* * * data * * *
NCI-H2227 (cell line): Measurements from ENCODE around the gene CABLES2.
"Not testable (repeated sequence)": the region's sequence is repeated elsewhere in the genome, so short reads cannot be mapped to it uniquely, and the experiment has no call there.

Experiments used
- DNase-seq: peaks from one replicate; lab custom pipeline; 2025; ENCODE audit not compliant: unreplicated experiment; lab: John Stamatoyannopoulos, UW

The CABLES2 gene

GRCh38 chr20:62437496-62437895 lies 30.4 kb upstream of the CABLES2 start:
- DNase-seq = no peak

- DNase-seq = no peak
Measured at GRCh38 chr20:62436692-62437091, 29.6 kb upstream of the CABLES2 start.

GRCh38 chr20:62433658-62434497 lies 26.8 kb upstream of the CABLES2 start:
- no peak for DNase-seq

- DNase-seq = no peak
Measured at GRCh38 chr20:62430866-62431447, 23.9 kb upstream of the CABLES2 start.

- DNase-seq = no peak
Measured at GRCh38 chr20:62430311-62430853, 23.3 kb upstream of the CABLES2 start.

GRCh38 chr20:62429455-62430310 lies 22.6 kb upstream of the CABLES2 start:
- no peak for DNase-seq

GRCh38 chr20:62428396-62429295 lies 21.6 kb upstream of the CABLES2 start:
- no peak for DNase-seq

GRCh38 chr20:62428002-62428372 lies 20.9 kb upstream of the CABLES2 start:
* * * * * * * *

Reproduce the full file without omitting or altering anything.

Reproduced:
NCI-H2227 (cell line): Measurements from ENCODE around the gene CABLES2.
"Not testable (repeated sequence)": the region's sequence is repeated elsewhere in the genome, so short reads cannot be mapped to it uniquely, and the experiment has no call there.

Experiments used
- DNase-seq: peaks from one replicate; lab custom pipeline; 2025; ENCODE audit not compliant: unreplicated experiment; lab: John Stamatoyannopoulos, UW

The CABLES2 gene

GRCh38 chr20:62437496-62437895 lies 30.4 kb upstream of the CABLES2 start:
- DNase-seq = no peak

- DNase-seq = no peak
Measured at GRCh38 chr20:62436692-62437091, 29.6 kb upstream of the CABLES2 start.

GRCh38 chr20:62433658-62434497 lies 26.8 kb upstream of the CABLES2 start:
- no peak for DNase-seq

- DNase-seq = no peak
Measured at GRCh38 chr20:62430866-62431447, 23.9 kb upstream of the CABLES2 start.

- DNase-seq = no peak
Measured at GRCh38 chr20:62430311-62430853, 23.3 kb upstream of the CABLES2 start.

GRCh38 chr20:62429455-62430310 lies 22.6 kb upstream of the CABLES2 start:
- no peak for DNase-seq

GRCh38 chr20:62428396-62429295 lies 21.6 kb upstream of the CABLES2 start:
- no peak for DNase-seq

GRCh38 chr20:62428002-62428372 lies 20.9 kb upstream of the CABLES2 start: